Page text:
Lutheran churches have stressed the confessional principle more than the Reformed and the Radical Protestant branches of the Reformation. Yet the confessional principle has been a constant source of controversy in world Lutheranism, not least in the United States. The right wing appeal to the confessional principle to exclude all new developments in modern theology. Committed to a theology of repristination, it lifts up the Book of Concord, sometimes coupled with seventeenth-century scholasticism, as the golden age, creating the once-for-all model of what theology must be. Here doctrines become laws, creating a climate of doctrinal legalism in the church, snuffing out the freedom which is the church’s birthright from the gospel.
The other extreme, the heritage of liberalism, strives to dissolve the confessional principle of theology. One form of this non confessional attitude goes behind the confessional writings of the church to the heroic faith of the young man Luther, making his image into an object of hero worship. Much of modern Luther research was inspired by the desire to undercut the authority of orthodox confessionalism, in the hope of salvaging Luther from Lutheranism, in order to gain leverage in the clash between liberalism and orthodoxy. Another form of the anti confessional approach reaches back to the Bible, ironically turning the confessional principle of sola scriptura against itself, as a principle of self-dissolution. The pietistic heritage had a strong biblicist tendency, joined with a kind of anti-intellectualism that looked upon dogmas and doctrines with suspicion. Each believer with Bible in hand had a right to his or her own private interpretation, pitting the Spirit against the collective consciousness of the community expressed in its confessional teachings.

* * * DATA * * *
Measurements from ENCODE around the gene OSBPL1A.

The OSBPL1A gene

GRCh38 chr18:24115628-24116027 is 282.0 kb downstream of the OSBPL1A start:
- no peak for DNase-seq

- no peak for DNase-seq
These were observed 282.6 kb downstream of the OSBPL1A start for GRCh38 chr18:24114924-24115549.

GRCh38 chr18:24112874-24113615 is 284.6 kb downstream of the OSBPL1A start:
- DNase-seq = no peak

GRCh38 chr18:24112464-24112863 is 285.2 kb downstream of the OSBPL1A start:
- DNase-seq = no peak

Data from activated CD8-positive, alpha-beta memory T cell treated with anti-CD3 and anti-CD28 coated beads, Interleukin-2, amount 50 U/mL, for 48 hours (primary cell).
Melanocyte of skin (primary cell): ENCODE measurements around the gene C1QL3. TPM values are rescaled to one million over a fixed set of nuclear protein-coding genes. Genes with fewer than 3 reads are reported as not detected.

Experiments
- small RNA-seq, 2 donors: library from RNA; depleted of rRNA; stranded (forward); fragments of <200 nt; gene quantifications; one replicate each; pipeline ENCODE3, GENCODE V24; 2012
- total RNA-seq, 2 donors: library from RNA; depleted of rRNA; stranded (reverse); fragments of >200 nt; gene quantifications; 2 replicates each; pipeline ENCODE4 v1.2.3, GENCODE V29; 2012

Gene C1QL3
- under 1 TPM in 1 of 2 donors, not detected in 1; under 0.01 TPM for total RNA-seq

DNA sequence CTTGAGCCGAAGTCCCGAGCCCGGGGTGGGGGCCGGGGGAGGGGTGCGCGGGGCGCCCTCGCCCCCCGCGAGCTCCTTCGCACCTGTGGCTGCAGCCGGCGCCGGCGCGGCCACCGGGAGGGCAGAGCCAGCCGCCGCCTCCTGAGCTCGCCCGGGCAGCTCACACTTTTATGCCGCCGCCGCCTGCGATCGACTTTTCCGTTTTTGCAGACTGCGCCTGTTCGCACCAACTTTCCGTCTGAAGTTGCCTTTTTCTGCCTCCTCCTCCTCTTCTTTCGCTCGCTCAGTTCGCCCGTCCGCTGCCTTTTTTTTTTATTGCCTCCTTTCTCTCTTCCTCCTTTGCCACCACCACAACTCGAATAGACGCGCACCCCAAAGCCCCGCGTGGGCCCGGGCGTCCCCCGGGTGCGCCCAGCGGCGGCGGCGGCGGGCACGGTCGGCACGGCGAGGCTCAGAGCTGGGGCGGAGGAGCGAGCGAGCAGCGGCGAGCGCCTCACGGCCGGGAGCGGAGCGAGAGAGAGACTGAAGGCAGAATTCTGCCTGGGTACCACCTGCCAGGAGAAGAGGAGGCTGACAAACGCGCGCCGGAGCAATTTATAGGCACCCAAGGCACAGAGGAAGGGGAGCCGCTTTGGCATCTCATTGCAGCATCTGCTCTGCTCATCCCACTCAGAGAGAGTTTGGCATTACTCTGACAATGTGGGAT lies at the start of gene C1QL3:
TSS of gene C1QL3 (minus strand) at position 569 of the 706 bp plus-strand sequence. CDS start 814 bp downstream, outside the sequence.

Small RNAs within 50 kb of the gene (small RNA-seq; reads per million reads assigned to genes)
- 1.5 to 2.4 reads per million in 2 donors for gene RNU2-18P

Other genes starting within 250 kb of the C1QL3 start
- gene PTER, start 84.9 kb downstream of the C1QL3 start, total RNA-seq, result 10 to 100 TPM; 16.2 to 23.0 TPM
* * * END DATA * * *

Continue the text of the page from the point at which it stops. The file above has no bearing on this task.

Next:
–Christian Dogmatics, 51.